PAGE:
On Palm Sunday, we celebrate the power of an alternative narrative.  We celebrate the audacity of humility and self sacrifice, of giving oneself up for a vision of humanity that raises the meaning of our existence above the crass machinations of ‘might makes right’ or he-who-has-the-most-marbles-wins.  Life, as it was intended at our creation and lived to its fullest, is one guided and marked by love of God and neighbour, one identified by our American friends in a rare flash of eloquence as being in society “under God, with liberty and justice for all”.

Rome, whether in history, in the scriptures, or in our hearts, stands for the antithesis to the way of God.  It is the pretender to the throne, the claimant to the authority in our lives that rightly belongs to God alone.  We would do well, like Jesus, to call it out, to mock the spurious claims, to turn from the false god and follow instead the pattern of the one who ‘humbled himself and became obedient to the point of death – even death on a cross.  Therefore God also highly exalted him and gave him the name that is above every name’ (Philippians 2.8,9).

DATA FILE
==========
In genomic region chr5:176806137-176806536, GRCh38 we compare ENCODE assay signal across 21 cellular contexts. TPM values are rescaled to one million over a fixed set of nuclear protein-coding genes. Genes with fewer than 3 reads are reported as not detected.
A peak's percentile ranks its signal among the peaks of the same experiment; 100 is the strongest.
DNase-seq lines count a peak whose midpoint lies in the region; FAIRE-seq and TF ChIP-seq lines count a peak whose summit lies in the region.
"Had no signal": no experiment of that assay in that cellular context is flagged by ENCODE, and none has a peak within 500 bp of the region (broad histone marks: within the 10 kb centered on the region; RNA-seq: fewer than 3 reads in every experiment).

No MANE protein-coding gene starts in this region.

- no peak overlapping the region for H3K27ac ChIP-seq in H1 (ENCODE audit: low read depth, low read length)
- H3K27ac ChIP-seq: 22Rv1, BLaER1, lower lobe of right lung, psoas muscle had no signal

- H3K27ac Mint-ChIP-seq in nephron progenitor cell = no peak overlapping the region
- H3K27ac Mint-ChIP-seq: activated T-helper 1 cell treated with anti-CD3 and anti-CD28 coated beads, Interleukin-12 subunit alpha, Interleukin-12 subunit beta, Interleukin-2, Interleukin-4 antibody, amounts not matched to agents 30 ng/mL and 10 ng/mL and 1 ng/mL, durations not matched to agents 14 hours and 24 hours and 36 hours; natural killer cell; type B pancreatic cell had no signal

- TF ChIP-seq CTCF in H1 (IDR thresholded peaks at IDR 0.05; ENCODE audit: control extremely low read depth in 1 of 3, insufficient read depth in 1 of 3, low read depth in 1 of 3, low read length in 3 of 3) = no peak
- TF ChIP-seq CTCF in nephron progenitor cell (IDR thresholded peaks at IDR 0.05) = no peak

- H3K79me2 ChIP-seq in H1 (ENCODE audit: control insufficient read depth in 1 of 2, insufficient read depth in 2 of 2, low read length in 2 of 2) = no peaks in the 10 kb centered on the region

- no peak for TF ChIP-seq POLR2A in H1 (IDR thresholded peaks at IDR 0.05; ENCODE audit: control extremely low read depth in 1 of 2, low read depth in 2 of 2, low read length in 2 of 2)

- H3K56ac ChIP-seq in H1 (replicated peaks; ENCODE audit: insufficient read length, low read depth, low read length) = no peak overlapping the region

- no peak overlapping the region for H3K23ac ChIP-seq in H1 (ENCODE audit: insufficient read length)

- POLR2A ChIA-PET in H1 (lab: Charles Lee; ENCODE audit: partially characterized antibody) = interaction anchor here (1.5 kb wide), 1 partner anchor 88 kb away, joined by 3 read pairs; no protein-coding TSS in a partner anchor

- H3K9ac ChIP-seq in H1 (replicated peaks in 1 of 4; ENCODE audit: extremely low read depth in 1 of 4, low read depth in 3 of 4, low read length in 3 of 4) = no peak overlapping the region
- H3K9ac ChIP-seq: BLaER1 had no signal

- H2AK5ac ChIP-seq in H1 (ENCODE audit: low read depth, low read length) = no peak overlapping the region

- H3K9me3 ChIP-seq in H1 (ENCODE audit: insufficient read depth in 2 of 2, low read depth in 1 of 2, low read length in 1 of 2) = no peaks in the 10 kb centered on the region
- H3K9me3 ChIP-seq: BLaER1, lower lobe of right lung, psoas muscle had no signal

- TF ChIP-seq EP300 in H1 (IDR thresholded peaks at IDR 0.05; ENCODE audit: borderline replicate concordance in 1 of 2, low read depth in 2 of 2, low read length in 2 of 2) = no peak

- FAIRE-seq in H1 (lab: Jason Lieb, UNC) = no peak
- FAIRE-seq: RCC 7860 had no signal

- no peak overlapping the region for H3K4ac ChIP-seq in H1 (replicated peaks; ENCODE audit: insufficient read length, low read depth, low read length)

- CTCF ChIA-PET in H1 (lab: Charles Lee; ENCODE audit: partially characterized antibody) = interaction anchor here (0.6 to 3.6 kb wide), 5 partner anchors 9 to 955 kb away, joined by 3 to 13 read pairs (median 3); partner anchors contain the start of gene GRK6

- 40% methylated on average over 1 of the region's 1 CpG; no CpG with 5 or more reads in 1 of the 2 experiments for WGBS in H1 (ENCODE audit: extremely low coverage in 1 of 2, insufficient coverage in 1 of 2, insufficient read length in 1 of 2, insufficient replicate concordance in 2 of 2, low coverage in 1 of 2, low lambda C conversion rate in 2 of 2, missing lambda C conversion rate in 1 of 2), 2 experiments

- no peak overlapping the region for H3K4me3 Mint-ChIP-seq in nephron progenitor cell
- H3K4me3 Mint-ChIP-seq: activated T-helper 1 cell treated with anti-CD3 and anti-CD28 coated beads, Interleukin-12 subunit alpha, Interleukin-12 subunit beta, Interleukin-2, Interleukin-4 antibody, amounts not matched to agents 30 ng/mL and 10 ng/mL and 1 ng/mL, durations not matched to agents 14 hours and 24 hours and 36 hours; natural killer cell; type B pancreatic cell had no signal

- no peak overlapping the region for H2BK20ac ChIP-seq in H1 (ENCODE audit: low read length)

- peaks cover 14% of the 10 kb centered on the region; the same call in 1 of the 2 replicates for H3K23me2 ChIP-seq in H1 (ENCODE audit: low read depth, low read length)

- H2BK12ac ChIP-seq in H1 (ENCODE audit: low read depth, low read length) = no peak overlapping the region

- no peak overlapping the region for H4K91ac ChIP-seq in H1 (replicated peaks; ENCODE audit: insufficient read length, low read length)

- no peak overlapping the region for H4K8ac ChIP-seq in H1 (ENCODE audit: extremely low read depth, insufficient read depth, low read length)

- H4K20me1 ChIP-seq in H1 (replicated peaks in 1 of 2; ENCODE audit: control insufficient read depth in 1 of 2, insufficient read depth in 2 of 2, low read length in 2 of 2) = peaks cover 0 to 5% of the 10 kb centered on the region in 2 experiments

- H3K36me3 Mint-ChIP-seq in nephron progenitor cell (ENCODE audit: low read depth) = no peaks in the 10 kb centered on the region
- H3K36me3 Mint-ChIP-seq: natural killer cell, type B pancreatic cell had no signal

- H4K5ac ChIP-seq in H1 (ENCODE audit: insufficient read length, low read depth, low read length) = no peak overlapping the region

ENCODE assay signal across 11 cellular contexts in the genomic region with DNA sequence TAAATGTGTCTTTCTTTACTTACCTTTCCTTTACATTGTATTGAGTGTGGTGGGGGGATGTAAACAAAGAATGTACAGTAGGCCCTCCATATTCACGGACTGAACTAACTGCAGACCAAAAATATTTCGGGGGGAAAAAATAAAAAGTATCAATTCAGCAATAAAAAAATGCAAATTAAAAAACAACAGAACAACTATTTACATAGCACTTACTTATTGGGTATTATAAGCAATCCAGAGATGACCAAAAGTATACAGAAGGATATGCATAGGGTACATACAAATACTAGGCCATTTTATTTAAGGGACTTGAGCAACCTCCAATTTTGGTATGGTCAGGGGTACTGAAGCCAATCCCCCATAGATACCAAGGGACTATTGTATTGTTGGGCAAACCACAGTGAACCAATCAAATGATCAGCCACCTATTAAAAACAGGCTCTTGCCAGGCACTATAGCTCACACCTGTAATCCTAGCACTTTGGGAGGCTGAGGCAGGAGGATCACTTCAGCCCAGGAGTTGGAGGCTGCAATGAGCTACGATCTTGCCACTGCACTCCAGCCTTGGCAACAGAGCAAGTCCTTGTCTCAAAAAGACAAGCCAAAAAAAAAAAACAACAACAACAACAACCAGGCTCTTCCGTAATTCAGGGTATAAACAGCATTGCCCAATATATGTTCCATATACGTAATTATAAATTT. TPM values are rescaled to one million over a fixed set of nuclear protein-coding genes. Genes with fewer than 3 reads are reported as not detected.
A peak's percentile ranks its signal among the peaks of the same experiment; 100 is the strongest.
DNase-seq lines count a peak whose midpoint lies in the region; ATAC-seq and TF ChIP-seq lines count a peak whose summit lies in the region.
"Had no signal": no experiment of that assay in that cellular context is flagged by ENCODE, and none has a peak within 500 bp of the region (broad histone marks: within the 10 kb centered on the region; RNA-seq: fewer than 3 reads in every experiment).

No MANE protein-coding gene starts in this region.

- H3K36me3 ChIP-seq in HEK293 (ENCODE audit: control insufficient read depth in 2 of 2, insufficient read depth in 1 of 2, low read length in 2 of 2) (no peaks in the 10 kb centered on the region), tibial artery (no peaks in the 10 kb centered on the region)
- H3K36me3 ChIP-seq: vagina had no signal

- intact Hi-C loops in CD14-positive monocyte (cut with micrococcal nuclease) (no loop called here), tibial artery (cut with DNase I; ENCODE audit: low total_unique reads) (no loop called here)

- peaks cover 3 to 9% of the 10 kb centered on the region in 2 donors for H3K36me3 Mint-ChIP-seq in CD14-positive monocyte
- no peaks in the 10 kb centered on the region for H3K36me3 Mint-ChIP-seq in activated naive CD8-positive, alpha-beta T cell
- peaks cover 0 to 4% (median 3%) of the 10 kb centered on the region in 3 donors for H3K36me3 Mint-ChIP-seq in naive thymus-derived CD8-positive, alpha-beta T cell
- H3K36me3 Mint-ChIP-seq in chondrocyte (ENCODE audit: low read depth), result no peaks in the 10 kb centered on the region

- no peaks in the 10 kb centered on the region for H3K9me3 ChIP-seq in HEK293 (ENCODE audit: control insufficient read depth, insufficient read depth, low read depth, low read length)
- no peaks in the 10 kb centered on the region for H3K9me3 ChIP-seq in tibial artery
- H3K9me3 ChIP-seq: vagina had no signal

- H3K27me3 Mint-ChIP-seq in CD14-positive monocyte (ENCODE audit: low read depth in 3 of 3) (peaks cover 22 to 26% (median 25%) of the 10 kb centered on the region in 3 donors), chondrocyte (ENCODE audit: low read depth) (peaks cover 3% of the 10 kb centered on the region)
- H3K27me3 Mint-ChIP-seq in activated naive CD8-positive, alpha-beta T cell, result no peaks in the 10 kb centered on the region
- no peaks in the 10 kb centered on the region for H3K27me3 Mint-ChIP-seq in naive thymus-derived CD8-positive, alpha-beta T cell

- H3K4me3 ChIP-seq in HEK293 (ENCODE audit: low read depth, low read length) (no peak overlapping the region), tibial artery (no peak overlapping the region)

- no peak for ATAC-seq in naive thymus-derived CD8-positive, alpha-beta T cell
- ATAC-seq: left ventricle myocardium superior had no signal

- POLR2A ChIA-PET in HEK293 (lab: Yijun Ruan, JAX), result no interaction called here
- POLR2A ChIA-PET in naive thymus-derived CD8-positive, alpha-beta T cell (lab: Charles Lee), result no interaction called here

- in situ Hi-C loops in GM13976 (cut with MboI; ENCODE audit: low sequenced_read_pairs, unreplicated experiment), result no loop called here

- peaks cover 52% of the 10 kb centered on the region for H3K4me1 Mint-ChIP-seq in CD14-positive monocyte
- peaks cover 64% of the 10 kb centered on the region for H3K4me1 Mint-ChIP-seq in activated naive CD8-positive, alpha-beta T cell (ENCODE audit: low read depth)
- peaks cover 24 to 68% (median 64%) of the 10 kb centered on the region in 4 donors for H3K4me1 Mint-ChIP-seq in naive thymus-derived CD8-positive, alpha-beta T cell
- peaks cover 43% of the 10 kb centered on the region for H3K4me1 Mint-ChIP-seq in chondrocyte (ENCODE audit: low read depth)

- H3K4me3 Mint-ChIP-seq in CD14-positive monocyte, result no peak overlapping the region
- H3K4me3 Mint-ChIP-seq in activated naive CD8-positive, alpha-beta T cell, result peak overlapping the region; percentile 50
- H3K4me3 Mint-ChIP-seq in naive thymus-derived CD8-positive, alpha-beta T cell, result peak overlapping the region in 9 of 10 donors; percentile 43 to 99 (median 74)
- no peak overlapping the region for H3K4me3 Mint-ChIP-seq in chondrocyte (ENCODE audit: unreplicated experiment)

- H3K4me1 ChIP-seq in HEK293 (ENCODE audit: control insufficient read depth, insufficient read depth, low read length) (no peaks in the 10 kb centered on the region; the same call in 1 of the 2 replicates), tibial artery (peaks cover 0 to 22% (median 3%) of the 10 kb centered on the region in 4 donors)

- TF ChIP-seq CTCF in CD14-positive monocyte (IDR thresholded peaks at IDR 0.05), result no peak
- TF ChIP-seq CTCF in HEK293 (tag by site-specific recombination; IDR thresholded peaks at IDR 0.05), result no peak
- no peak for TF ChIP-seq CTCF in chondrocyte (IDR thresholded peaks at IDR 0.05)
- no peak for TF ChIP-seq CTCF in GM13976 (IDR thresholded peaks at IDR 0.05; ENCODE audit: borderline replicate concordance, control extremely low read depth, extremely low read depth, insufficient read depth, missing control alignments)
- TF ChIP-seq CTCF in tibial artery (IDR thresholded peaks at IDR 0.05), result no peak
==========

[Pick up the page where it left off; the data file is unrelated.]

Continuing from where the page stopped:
* The Last Week; What the Gospels Really Teach About Jesus’s Final Days in Jerusalem; Marcus Borg and John Dominic Crossan, 2006.

Of Brexit, Trump and Kings of Old

Were they kings, the men who followed the star from the East to honour the child with gifts of gold, frankincense and myrrh?  Or were they merely a rabble of starry-eyed astrologers?  The Gospel of Matthew marks them down as ‘magi’ or ‘wise men’; obscure, yes, but with status or exotic qualities enough to win them temporary fame in all Jerusalem and an audience with the king.

This Gospel story comes to us from the synagogue period of Christian history when followers of ‘the Way’ of Jesus were, in the provinces of Palestine at least, primarily Jews.  These Jewish Christians, still members of their local non-Christian congregations, began to see the scriptures with new eyes, discerning in them a presumed meta-narrative, one that transcended the multiple authors, genres, and eras of the various manuscripts, a plot line which tied the canon of scripture together as one.  Hidden in the texts they found hints and fleeting glimpses of a figure whom they recognized as having been personified in Jesus of Nazareth.